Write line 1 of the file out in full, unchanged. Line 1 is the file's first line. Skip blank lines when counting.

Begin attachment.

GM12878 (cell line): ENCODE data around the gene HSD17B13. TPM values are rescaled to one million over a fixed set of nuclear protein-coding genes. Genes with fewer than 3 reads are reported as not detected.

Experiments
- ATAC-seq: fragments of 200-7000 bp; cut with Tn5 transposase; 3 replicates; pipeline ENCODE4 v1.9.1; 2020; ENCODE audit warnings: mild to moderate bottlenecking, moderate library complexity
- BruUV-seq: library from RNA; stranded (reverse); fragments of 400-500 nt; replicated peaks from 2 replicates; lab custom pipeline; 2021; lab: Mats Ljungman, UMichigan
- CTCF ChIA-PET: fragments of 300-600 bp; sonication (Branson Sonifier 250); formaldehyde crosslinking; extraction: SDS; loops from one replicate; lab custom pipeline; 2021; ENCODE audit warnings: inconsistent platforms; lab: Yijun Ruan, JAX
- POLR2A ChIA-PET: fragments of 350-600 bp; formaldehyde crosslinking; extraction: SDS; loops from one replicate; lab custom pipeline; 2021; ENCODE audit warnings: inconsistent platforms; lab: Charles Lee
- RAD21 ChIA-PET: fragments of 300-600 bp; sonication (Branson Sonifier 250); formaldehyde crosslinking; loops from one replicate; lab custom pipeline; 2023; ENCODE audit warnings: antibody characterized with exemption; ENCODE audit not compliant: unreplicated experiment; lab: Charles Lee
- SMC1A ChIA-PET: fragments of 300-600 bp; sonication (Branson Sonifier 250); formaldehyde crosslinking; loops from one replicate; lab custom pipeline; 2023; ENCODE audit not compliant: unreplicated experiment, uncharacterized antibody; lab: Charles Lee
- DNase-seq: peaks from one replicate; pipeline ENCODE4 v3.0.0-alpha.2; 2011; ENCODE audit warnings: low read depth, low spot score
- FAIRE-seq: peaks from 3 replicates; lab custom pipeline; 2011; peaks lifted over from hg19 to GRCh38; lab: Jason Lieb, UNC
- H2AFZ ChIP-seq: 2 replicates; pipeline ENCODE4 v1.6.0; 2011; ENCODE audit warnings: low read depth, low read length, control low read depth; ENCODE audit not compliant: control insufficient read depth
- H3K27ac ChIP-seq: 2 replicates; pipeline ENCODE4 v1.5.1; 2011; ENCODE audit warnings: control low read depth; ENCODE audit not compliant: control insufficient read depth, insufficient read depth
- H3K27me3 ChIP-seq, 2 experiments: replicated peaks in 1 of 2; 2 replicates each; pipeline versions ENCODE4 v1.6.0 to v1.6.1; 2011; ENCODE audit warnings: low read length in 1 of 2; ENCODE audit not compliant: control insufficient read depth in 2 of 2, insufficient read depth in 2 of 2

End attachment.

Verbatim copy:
GM12878 (cell line): ENCODE data around the gene HSD17B13. TPM values are rescaled to one million over a fixed set of nuclear protein-coding genes. Genes with fewer than 3 reads are reported as not detected.